Because American television has basically stopped reporting on all these wars, and especially because only one percent of Americans actually serve in our military, for the most part, the vast majority of Americans go about their daily lives as if nothing is going on. Who could also forget that President George W. Bush infamously urged all Americans to just go shopping to support his administration’s unwarranted and unfunded invasion of both Afghanistan and Iraq? It is for these reasons that America desperately needs to implement the draft of both men and women.

For if more mothers saw the threat that their sons and daughters might very well come home seriously wounded or in a box (apologies to Country Joe McDonald), all these wars would soon end. Or better yet, never start.

Steven H. Spring
Earth

Daffodils #27GR, 26GR, 40DR, 27IR & 25HR

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April 30, 2016

Daffodils, whose botanical name is Narcissus, are a perennial flowering plant in the Amaryllidaceae family. Native to the meadows and woods of southwestern Europe and northern Africa over through western Asia, Daffodils were introduced to the Far East by the tenth century and have since been widely naturalized. The Prophet Muhammad referenced the plant in sixth century writings and recorded history date as far back as 300 B.C. With as many as one hundred wild species (the actual number is debated), cultivated hybrids now number more than thirteen thousand varieties.

Known for its early spring bloom cycle, Daffodils are a vigorous, long-lived flower that grows to a height of twenty inches, depending on the variety, with even a miniature version growing only six inches tall. Leaf-less stems grow up in the middle of long, narrow green or bluish-green leaves, producing most often only a single bloom. The flower consists of three petals, three sepals and a central corona, which is often called the trumpet or cup, depending on its size. The flowers are predominately white or yellow, although hybrids now include orange, green and pink.

The plant likes a full or partial sun with slightly acidic, well-drained soil. Bulbs should be planted in the autumn at a depth of three times the size of the bulb. Known as an easy to grow plant requiring little maintenance, Daffodils produce lycorine, a bitter poison that makes the plant deer and rodent resistant. After the plant is finished flowering, let its leaves mature and yellow before topping them off. Cutting the foliage before it ages can reduce the plant’s vitality and longevity. Bulbs should be dug up and divided every few years to prevent overcrowding.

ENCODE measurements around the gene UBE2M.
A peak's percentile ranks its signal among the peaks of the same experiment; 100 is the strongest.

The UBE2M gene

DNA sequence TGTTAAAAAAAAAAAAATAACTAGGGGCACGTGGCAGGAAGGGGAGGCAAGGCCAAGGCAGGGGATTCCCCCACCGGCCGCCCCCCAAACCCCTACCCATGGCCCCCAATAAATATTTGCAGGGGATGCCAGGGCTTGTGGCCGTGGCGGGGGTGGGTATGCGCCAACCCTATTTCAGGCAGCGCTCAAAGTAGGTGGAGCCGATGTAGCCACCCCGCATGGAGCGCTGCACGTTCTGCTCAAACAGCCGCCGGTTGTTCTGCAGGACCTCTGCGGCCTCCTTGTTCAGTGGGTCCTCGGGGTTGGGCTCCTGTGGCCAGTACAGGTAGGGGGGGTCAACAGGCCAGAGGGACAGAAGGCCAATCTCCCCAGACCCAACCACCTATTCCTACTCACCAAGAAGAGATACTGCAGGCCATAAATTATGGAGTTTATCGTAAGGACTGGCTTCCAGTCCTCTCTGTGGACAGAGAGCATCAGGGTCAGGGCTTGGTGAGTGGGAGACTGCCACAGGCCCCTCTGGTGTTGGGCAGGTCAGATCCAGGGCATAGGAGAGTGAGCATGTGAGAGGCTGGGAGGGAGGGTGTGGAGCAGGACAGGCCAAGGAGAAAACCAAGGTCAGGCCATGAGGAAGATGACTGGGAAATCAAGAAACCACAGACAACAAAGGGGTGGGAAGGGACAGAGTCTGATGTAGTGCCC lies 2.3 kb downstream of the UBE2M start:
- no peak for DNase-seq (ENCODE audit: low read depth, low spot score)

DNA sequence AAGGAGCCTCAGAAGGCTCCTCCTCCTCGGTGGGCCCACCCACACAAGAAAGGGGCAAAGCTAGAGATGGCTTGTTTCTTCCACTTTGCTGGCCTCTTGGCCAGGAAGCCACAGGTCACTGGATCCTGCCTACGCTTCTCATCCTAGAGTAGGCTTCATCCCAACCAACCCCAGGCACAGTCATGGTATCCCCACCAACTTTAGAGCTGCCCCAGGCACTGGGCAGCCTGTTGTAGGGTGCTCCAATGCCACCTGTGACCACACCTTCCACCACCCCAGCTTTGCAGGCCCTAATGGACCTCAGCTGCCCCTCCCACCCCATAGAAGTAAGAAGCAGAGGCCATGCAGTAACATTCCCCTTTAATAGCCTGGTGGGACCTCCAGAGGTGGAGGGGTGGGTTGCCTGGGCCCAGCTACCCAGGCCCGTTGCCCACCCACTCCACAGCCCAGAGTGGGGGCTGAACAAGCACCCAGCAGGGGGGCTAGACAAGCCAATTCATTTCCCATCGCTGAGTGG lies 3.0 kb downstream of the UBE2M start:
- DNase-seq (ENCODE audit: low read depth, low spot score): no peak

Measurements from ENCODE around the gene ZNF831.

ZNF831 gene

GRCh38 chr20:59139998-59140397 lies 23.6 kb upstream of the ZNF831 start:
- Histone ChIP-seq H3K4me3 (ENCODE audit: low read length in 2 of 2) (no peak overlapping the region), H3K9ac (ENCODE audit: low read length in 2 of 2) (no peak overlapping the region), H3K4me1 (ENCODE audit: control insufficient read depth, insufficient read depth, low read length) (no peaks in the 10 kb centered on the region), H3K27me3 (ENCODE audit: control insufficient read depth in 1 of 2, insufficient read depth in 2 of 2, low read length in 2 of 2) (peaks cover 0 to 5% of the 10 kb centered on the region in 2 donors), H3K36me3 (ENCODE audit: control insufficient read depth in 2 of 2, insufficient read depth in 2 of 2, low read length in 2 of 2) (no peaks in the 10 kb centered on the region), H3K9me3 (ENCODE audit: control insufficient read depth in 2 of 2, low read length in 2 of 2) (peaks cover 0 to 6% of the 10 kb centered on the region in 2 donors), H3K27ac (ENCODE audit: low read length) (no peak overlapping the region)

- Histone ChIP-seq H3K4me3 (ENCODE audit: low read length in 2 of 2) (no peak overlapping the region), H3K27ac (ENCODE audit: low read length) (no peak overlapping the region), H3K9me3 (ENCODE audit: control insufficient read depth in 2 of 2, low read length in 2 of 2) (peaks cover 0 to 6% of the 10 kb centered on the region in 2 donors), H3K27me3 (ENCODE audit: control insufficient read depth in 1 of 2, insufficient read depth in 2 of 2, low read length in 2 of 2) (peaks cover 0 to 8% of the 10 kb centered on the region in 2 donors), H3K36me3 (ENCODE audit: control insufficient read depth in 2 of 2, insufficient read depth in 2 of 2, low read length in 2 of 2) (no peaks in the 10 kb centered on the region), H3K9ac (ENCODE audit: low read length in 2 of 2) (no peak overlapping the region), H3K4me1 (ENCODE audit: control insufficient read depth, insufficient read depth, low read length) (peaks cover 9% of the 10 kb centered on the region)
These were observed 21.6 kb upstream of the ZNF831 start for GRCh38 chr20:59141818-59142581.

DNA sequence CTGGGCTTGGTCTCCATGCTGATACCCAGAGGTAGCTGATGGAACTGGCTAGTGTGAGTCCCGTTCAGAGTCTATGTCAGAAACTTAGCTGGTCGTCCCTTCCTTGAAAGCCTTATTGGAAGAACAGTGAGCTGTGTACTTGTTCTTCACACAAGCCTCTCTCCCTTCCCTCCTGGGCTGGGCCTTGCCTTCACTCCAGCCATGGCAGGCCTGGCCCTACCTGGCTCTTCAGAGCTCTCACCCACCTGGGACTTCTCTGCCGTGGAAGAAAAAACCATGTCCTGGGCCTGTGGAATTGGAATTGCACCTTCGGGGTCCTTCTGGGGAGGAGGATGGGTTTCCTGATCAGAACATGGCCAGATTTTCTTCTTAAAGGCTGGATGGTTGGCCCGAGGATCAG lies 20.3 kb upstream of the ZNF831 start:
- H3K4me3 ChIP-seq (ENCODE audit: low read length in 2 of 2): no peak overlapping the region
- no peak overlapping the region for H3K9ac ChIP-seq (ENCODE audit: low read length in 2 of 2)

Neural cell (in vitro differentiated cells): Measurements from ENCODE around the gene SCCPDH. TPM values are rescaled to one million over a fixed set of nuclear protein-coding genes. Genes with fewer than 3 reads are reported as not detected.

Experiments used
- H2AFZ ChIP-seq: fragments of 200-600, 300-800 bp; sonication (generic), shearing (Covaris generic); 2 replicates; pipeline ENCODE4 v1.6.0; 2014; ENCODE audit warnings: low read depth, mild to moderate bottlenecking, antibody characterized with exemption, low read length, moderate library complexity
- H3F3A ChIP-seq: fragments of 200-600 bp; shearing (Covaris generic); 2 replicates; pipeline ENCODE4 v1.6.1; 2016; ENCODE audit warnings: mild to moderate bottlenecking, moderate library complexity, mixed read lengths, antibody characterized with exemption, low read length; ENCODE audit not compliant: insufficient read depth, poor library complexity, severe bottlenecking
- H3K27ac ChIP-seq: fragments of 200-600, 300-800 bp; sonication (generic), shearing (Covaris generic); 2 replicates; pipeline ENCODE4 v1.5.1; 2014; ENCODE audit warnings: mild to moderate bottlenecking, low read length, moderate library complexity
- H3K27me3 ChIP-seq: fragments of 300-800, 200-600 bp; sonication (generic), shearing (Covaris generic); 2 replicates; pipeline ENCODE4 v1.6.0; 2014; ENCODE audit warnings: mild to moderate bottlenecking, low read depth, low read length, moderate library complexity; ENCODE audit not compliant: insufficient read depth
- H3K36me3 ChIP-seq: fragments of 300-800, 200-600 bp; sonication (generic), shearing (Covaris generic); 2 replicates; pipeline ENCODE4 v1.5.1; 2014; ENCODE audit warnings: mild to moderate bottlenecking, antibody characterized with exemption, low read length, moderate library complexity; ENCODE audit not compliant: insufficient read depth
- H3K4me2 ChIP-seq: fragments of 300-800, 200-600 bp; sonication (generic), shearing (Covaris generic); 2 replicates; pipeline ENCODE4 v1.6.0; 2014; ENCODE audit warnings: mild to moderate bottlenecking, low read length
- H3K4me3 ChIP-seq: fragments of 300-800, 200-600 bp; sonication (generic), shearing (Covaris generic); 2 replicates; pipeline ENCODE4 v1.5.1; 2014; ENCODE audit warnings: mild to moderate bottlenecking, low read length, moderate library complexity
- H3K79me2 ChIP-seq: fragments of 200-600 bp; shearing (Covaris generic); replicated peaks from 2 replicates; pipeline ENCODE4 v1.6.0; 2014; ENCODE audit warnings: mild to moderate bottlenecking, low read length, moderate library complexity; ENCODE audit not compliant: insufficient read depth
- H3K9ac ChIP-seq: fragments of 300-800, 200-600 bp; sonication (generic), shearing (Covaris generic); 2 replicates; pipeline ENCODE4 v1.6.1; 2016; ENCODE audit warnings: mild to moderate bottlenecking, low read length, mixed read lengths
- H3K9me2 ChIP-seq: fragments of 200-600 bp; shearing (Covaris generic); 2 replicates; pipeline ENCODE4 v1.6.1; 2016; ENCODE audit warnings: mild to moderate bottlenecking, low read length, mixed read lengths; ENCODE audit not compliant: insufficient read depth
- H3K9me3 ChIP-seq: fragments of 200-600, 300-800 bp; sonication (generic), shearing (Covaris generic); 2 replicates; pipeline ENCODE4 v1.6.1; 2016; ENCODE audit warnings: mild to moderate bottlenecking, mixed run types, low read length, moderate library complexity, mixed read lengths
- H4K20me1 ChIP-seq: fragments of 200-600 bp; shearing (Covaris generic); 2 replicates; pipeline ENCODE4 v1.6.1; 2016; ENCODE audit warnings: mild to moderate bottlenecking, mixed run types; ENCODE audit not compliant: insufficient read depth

If I am fortunate to have you view my photographs and you find the color saturation too much or the color schemes of the mats do not match either themselves or the photograph, please let me know via a comment. Being color-blind, what might look great to me might look like sh*t to everyone else!

Steven H. Spring
Earth

Tulips #26L, 76C, 45B & 44BR

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April 23, 2016

Tulips, whose botanical name is Tulipa, are a genus of flowering perennial plants in the Lily family. With approximately one hundred wild species, native Tulips range from Spain to Asia Minor, including northern Africa. First cultivated in Persia around the tenth century, there are now more than four thousand cultivated species. This plant is further classified based on plant size, flower shape and bloom time.

Introduced to the western world in 1551 by Augier Ghislain de Busbecq, the Austrian ambassador to Turkey, the word Tulip seems to have originated from the Turkish word tulbend, which translates into the English word turban. It is thought that the name came about because of a translation error concerning the wearing of Tulips in the turbans of Ottoman Empire men. Tulips were first imported to the United States in the mid 1800s.

Tulips range in height from as short as four inches up to more than two feet tall. The plant usually has two or three thick strap-shaped, bluish-green leaves sprouting up at ground level in the form of a rosette, though some species have as many as twelve leaves. Most Tulips produce a single flower per stem, although a few species do produce multiple blooms. The cup or star-shaped flower has three petals, three sepals and six stamens, although the petals and sepals are nearly identical. They come in a wide variety of colors, with the exception of pure blue. The colors range from pure white through all shades of yellow, red and brown, as well as those so dark purple they appear black. Several species have “blue” in their common name; however, their blooms have a violent hue.

Indigenous to mountainous locales with temperate climates, Tulips grow best in areas with cool winters, springs and summers. They prefer a full to partial sun, with a neutral to slightly acidic, dry or sandy soil, though they will bloom in almost any soil type with good drainage. Bulbs are usually planted in the autumn, at a depth ranging from four to eight inches, depending on your soil type. Although they will continue blooming annually for several years, the bulbs will deteriorate over time, and will need replacing. A common thought to prolong the life of the bulb is that after the plant has finished blooming and its leaves have turned yellow, is to dig up the bulbs and store them in a cool, dry place and then replant them in the fall.

If I am fortunate to have you view my photographs and you find the color saturation too much or the color schemes of the mats do not match either themselves or the photograph, please let me know via a comment. Being color-blind, what might look great to me might look like sh*t to everyone else!

Steven H. Spring
Earth